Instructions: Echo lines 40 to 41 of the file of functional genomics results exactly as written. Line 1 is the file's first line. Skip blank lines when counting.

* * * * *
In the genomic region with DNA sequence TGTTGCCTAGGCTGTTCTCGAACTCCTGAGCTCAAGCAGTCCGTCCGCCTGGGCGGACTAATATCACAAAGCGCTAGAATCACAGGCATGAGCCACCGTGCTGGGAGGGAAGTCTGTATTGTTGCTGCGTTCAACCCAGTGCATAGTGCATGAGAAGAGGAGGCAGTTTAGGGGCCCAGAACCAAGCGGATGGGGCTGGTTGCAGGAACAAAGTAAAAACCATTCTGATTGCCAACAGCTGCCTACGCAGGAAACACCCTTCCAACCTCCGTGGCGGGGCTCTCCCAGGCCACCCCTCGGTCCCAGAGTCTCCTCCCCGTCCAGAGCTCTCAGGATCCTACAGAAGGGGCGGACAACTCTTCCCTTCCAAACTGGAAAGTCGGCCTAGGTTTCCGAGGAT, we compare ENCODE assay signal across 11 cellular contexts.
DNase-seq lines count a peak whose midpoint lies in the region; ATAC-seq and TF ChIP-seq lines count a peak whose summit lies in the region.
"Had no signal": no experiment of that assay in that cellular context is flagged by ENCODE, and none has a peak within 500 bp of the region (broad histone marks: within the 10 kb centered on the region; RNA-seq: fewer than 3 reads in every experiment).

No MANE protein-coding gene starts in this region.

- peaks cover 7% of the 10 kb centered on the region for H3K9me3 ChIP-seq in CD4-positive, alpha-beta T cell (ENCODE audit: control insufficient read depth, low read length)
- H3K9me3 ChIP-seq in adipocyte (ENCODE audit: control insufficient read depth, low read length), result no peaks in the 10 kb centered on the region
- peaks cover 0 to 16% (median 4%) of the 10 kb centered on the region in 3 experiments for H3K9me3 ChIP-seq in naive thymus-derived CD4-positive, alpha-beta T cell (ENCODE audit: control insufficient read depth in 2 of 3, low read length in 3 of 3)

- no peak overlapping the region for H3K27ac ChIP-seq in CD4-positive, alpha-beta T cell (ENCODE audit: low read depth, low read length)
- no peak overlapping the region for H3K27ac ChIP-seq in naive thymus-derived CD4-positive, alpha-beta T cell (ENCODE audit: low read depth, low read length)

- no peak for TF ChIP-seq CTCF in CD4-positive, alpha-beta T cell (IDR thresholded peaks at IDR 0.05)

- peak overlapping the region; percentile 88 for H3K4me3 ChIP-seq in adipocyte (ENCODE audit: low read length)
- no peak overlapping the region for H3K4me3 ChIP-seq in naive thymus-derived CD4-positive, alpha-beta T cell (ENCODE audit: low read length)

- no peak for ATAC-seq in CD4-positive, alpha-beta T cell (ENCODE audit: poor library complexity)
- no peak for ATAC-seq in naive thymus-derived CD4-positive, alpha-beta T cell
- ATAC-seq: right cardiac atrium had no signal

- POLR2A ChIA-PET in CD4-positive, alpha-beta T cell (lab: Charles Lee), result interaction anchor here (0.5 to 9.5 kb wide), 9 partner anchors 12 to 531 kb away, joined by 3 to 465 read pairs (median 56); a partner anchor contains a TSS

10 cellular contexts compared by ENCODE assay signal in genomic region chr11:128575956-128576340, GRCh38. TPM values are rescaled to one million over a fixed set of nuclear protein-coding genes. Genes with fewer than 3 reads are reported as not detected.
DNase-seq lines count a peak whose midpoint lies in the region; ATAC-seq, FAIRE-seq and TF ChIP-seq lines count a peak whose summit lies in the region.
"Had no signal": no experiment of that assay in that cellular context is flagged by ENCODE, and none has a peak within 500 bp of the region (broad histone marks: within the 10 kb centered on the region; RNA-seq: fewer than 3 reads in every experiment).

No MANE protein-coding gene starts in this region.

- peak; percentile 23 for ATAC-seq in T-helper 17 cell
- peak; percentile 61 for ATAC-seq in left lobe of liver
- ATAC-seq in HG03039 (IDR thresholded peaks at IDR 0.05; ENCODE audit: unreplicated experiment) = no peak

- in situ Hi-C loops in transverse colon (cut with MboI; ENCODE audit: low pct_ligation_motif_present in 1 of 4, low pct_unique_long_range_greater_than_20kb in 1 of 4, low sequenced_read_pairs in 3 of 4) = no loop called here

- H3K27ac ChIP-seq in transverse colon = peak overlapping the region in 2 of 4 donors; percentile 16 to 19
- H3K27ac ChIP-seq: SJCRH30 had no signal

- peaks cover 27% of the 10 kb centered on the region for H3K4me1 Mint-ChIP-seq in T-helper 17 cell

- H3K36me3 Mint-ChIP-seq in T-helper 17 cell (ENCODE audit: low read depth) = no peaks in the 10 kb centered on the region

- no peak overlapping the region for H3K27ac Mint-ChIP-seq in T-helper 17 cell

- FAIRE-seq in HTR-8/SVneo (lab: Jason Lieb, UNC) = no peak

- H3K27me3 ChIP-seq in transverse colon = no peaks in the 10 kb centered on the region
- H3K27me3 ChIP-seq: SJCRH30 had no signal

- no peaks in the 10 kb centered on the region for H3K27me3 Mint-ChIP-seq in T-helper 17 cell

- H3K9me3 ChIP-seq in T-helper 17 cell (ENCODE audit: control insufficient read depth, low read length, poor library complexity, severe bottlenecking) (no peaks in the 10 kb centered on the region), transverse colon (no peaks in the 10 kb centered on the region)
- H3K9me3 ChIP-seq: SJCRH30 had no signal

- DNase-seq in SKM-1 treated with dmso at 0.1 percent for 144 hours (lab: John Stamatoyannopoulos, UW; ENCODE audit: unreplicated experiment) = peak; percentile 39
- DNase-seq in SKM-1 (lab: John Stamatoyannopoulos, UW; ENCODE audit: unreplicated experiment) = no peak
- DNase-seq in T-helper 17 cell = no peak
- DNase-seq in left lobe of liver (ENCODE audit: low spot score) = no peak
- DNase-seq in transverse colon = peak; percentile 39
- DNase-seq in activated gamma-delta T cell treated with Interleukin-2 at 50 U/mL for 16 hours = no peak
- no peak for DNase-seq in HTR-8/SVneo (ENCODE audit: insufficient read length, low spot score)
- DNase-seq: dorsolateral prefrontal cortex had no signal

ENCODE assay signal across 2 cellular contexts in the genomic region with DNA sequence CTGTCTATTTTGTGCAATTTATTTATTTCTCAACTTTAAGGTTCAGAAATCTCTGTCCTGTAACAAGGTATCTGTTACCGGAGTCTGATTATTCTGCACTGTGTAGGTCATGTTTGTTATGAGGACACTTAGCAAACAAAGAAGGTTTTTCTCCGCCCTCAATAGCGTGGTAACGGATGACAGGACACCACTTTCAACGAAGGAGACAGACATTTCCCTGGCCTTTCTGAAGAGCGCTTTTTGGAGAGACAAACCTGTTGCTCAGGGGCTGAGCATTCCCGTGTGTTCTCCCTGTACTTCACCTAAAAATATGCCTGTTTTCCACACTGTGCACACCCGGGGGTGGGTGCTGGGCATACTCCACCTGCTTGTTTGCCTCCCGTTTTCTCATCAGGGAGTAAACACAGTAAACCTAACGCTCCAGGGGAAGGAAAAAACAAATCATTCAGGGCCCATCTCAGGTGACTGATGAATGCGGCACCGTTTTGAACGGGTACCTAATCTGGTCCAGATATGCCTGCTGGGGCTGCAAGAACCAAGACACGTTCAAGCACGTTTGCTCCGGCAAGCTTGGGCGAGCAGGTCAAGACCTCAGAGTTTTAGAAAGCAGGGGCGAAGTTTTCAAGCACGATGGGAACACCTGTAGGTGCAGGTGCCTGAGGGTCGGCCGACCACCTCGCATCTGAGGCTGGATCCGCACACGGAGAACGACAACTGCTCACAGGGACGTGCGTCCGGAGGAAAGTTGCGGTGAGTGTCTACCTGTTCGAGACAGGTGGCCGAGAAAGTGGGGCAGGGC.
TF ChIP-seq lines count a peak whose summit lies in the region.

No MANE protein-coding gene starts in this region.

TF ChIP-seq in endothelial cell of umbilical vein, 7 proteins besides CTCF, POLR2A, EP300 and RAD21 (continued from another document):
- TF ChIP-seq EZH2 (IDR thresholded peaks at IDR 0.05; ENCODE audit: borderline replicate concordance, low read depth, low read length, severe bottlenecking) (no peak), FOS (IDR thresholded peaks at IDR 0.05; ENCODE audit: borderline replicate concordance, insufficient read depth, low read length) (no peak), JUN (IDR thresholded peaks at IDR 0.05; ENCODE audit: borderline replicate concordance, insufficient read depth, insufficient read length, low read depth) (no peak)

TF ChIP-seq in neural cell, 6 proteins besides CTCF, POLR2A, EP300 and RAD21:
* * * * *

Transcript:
- DNase-seq in transverse colon = peak; percentile 39
- DNase-seq in activated gamma-delta T cell treated with Interleukin-2 at 50 U/mL for 16 hours = no peak